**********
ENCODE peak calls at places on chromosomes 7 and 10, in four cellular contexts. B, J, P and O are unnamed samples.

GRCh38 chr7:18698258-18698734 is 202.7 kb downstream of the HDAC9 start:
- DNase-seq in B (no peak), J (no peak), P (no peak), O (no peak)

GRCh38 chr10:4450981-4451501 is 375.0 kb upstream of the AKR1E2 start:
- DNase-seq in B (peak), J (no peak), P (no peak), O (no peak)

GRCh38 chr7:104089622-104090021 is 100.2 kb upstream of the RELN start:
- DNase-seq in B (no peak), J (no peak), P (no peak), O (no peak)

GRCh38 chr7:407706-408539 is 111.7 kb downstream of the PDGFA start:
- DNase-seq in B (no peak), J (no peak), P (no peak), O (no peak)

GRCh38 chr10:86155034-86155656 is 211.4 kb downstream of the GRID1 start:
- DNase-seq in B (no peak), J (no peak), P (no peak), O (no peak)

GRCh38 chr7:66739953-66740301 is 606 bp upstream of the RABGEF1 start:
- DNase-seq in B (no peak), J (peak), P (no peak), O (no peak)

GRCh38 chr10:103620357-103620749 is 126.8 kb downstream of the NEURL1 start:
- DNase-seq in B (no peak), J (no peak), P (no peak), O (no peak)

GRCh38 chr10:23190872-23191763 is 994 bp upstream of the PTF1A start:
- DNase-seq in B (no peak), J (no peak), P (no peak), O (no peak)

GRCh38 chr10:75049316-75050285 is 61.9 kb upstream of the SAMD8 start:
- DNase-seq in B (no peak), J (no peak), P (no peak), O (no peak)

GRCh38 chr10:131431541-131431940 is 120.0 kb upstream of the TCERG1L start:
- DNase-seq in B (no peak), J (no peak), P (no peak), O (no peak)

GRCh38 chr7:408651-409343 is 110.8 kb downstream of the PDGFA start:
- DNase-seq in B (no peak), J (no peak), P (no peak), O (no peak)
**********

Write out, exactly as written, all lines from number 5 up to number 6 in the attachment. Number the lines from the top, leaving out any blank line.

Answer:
- DNase-seq in B (peak), J (no peak), P (no peak), O (no peak)

GRCh38 chr7:104089622-104090021 is 100.2 kb upstream of the RELN start: